on who wins and about split pots.


Good Luck!   --I hope this helps.
Subject: Re: Texas hold'em poker - betting sequence
From: bowler-ga on 10 Oct 2005 11:45 PDT
Well, it depends on whether you are playing limit hold'em or No limit
Hold'em.  In a limit game there is a cap:

"...The Cap: In Fixed limit games, each round of betting can consist
of one bet and has a maximum number of three of allowable raises,
known as the cap. So, if a bet is made, that bet can only be raised
three times, after which all players must call, or fold. However, if
only two players remain in the hand the cap is increased, to a maximum
of five raises..."

In a no limit game betting continues as described by cynthia-ga.
Subject: Re: Texas hold'em poker - betting sequence
From: greatergood-ga on 08 Jan 2006 08:27 PST
When to Stay in Texas Hold'Em

**In texas holdem, much depends upon the first three cards. Unless you
have something to start with, you're not apt to have anything
worthwhile at the finish. There are some optimistic players who argue
against this texas holdem strategy, but the law of averages is against
them. They look at it this way. If you take three aces, shuffle them
in with four odd cards and deal them out, you will still have three
aces, regardless of the order in which they turn up.

That is very true, but the texas holdem strategy doesn't hold with
seven cards taken at random, since there is no guarantee that three
aces will be among them. Surprises do pop up in the final cards of a
seven card deal, but not as often as people think. They are inclined
to remember such hands and overlook those that turned out to be a
total bust. So a hand that starts out with good cards is really the
only type of hand to play and a good texas holdem strategy to follow.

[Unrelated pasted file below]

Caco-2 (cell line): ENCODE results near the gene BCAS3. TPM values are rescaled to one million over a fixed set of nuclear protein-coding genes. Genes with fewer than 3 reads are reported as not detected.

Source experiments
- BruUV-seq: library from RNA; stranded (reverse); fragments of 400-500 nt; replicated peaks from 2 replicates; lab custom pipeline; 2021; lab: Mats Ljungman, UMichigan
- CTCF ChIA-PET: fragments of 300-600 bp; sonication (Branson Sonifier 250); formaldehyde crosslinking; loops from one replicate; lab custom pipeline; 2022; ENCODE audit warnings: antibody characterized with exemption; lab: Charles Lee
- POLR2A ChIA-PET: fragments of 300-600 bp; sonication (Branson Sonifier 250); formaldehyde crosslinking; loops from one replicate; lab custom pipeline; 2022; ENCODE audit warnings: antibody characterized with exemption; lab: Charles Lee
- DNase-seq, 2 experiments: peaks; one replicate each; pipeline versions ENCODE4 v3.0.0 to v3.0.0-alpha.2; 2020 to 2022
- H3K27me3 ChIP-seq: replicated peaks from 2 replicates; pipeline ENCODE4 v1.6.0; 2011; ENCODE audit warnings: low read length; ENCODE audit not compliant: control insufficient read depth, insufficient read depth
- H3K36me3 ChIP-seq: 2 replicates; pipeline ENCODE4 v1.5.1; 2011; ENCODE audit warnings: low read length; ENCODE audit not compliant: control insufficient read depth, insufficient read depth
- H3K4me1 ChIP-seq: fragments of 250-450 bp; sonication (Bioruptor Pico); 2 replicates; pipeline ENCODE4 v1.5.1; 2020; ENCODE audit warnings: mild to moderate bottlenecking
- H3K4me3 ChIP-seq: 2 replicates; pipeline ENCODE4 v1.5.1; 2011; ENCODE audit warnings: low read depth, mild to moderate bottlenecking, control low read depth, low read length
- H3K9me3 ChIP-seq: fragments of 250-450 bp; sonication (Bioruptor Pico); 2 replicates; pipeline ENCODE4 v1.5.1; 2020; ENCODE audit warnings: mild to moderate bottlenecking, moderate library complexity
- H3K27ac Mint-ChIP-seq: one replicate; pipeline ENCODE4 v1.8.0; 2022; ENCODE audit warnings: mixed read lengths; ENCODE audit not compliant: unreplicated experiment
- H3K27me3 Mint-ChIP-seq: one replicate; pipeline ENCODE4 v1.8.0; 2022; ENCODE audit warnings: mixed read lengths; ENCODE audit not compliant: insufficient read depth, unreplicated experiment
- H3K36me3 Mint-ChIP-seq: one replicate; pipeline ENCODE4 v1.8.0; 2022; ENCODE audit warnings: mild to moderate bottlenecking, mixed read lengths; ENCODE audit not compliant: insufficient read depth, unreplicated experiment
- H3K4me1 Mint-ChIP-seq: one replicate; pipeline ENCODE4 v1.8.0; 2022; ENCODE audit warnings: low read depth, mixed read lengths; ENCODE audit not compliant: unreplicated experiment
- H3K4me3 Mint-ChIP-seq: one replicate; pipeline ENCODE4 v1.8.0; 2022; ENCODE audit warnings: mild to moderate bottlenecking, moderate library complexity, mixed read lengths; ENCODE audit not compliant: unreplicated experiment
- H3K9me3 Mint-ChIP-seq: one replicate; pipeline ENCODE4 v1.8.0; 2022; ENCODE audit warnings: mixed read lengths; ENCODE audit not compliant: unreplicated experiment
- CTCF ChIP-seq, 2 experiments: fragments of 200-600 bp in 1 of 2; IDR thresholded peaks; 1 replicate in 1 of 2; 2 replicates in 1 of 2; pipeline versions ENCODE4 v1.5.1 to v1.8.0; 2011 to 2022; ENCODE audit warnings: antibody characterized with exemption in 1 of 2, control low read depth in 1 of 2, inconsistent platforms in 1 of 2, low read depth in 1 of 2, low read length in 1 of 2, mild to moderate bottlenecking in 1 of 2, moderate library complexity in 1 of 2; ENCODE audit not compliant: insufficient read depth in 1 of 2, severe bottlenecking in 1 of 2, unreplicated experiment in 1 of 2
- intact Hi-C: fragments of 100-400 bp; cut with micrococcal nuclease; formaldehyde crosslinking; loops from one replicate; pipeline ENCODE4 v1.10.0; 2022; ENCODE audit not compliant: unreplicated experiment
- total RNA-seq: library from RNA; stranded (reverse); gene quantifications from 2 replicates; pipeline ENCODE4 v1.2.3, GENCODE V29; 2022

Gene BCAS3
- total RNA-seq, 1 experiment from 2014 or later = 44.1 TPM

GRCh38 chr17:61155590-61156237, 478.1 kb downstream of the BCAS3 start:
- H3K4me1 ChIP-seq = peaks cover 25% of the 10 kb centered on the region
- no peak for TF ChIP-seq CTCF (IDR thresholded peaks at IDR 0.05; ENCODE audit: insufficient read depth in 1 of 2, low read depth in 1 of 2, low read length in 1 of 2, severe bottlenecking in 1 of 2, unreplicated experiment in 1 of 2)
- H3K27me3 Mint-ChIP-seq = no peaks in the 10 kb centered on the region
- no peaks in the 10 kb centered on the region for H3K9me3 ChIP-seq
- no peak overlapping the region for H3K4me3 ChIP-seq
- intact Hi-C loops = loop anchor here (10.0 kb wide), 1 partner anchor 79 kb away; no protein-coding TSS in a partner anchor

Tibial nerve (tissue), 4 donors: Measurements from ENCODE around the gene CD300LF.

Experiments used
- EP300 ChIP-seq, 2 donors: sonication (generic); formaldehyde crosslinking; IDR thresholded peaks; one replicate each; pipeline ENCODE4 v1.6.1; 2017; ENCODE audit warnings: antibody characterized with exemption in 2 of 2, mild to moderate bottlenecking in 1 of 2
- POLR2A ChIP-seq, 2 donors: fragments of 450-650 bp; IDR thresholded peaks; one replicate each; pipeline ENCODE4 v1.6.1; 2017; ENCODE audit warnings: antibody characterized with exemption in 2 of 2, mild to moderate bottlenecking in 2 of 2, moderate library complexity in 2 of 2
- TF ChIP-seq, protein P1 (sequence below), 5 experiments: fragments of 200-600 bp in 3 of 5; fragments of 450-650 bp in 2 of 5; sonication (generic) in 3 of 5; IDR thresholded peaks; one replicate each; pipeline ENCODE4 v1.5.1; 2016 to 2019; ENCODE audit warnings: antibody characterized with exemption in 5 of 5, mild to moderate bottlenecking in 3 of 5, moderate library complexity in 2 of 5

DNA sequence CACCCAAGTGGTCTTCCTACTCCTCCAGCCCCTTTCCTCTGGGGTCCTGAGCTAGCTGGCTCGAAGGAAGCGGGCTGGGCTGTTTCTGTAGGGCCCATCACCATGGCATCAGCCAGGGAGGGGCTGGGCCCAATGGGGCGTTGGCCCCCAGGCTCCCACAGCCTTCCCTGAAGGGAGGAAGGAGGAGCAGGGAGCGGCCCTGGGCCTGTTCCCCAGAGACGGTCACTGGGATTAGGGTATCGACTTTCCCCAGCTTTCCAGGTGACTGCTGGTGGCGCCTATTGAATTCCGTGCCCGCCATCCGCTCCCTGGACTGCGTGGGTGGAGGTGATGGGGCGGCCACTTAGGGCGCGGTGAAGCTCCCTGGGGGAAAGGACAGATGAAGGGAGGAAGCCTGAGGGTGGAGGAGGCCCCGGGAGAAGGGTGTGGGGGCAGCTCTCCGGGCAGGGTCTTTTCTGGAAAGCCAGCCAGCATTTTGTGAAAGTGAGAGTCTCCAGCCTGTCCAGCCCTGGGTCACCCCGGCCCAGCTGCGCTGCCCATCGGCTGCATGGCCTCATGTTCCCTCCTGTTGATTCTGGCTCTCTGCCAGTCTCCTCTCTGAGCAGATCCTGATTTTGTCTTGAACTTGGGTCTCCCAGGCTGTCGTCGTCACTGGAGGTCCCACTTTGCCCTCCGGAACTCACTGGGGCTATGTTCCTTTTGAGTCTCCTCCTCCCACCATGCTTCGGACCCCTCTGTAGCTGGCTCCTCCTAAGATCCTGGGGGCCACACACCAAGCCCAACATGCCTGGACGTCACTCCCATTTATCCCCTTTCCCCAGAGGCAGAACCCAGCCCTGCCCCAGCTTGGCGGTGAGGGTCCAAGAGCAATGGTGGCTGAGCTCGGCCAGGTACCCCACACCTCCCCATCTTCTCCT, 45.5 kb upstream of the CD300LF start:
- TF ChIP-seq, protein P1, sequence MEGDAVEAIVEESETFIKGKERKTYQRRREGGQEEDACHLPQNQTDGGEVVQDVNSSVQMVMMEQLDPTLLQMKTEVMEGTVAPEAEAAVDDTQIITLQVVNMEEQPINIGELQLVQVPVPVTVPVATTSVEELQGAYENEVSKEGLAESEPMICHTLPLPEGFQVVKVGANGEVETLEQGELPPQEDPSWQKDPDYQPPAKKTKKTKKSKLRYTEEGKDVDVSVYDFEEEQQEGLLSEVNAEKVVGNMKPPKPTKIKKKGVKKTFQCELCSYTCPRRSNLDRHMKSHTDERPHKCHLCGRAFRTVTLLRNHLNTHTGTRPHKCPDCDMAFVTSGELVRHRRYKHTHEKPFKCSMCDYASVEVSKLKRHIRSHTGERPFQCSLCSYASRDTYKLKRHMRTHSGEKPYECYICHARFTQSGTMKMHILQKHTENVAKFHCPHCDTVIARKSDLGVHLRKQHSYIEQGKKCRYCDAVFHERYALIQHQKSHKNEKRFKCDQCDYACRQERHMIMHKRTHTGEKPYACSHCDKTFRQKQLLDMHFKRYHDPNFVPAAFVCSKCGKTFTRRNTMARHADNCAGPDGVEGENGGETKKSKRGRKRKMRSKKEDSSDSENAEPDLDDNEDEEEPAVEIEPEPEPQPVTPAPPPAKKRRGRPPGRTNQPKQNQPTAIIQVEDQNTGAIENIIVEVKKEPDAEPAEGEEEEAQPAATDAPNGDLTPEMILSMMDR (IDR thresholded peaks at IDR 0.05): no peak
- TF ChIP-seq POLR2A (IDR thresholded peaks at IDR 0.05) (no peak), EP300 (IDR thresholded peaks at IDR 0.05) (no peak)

That raises this texas holdem strategy question: just how good should
the first three cards be? The answer to that texas holdem strategy
question depends to some degree on whether the game has a high or low
limit, as well as the type of players involved. Keep this in mind --
if you play a tight game when everybody else is taking chances, some
of your best hands may lose out, because of the chance of surprise
hands cropping up. So you might as well get in the swim yourself,
though not too deeply.

Since we have mentioned three aces, we may as well mark it as the
ideal holding to start off a hand of texas holdem. With two aces as
hole cards and a third as an up card, you are likely to have the pot
won then and there, since the average winning hand in texas holdem is
probably around three nines. The presence of an ace as an up card does
not give away the fact that you have two others in the hole; in fact,
it may create the impression that your other cards are not too good
and that you are counting on a lone ace to bolster them. However, but
the time five or six cards have been dealt, with no other aces
appearing among them, other players may suspect that your hand is
better than they thought.

You can also visit: for more online poker tips.